When it comes to dining options, Bury St Edmunds feels truly cosmopolitan, with everything from quintessentially British hotels and inns to pizzerias, continental-style bistros and Asian fusion restaurants. The Angel Hotel's chic eatery has won two AA rosettes for its modern British cuisine, the Casa brings a flavour of Spain to the town with its delicious Mediterranean menu or eat at the award winning French restaurant Maison Bleue.
Need to eat and run? No problem. There are plenty of fast-food options around the town, ranging from fish and chips, burgers and bakery favourites to take-away pizza and aromatic Thai street food at the open-air market.
|Staffing level||Full time|
|Ticket office opening times||
|Oyster cards issued here||No|
|Use Oyster cards here||No|
|Smartcards issued here||Yes|
|Top up Smartcards here||Yes|
|Validate Smartcards here||Yes|
|Customer service information||
Monday-Saturday 08:00-20:00Sunday 10:00-20:00Bank Holidays 09:00-18:00
The hours shown are for the Customer Relations team on 0345 600 7245 (option 8).
Closed on Christmas Day and Boxing Day.
The waiting room is located in the station building and can be accessed from under the canopy on Platform 2 (for trains towards Stowmarket and Ipswich).
Self-service vending machine providing cold drinks and snacks
The male, female, and accessible toilets are located in the station building and are accessed from Platform 2 (for trains towards Stowmarket and Ipswich). The accessible toilet is available for radar key holders. All toilets at this station are scheduled to be open at the following times:
Monday - Friday 05:45 - 18:15Saturday 06:50 - 17:30Sunday 08:15 - 15:00
|Baby changing facilities||
We want everyone to travel with confidence. That is why, if you are planning on travelling on national rail services, you can request an assistance booking in advance - now up to 2 hours before your journey is due to start, any time of the day. For more information about Passenger Assist and how to request an assistance booking via Passenger Assist, please click here .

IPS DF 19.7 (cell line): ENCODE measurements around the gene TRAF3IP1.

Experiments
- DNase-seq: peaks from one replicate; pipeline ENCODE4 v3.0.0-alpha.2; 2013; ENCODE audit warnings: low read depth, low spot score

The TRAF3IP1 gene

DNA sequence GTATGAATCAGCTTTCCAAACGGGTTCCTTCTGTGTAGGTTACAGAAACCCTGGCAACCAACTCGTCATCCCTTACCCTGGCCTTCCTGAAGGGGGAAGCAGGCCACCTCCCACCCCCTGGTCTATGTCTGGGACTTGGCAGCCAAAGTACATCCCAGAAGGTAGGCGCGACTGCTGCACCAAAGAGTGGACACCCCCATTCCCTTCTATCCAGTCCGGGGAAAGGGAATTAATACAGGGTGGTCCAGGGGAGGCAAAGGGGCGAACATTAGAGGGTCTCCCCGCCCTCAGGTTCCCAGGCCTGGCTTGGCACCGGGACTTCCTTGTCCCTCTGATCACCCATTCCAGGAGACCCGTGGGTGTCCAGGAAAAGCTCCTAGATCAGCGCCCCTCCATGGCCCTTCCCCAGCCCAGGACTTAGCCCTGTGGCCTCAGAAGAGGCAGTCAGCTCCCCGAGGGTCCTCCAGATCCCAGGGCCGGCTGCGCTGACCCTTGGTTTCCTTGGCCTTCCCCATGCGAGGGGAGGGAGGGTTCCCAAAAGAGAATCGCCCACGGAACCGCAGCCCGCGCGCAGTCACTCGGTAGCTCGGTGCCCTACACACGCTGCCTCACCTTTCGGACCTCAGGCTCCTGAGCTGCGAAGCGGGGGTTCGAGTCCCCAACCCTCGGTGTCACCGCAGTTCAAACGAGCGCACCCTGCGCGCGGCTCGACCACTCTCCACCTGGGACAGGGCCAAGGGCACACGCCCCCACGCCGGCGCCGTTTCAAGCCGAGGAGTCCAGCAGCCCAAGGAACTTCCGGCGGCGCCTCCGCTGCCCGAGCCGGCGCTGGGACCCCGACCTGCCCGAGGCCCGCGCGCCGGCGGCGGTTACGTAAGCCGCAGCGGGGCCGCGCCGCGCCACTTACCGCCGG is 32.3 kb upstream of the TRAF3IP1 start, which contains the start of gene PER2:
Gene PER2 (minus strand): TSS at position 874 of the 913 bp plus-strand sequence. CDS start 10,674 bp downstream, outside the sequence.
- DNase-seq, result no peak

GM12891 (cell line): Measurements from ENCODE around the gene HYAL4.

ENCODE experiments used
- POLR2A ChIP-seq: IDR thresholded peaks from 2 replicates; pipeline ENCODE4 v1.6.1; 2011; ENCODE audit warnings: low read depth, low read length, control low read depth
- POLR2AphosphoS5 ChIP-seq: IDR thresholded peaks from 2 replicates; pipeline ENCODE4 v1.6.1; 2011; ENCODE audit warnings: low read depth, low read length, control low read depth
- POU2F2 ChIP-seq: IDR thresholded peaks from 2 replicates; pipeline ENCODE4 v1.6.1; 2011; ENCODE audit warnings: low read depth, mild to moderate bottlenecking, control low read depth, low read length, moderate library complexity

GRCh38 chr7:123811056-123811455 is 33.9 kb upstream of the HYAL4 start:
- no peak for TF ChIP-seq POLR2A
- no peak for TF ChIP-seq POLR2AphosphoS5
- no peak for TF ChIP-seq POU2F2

0800 028 28 78
08:00 - 20:00
Assistance at this station is provided by a staff member during staffing hours. On board conductors also operate on this route and can provide assistance to board and alight at all times. Booking is recommended.
What assistance is available for customers using this station?
How can Turn Up And Go (TUAG) assistance be requested by customers using this station?
|Induction loop available||Yes|
|Accessible booking office counter available||
|Ramp for train access available||
|Accessible taxis information||
Details of nearest taxis are shown on station information poster
|National Key toilets available||
|Step free access||
This station has step-free access to both platforms via lifts.
This station is a category A station according to ORR station classification system. https://www.orr.gov.uk/media/10955
Assistance meeting point is at the Gateline (during staffing hours), or alternatively on the platform.
Bury St Edmunds station has Secure Station Acreditation
|Impaired mobility set down available||
|Cycle storage available||Yes|
|Cycle storage spaces||24|
|Cycle storage sheltered||Yes|
|Cycle storage CCTV||Yes|
|Cycle storage location||
At station entrance and on both platforms
|Cycle storage types||
|Car park 1||Station Car Park|
|Car park 1 operator||National Car Parks Ltd|
|Car park 1 spaces||101|
|Car park 1 opening times||
|Car park 1 charges||
|Car park 1 contact details||
Telephone: 0345 050 7080
|Rail replacement information||
Rail replacement bus services pick up and drop off at the bus stop on the station forecourt.
Bury St Edmunds is a PlusBus location click (http://www.plusbus.info/sites/default/files/pdfs/Bury St Edmunds.pdf) to see the PlusBus map
Need a taxi to or from Bury St Edmunds station? Use our handy Cab & Go app. You can pre-book at a competitive rate via your mobile, tablet or PC.
Where to stay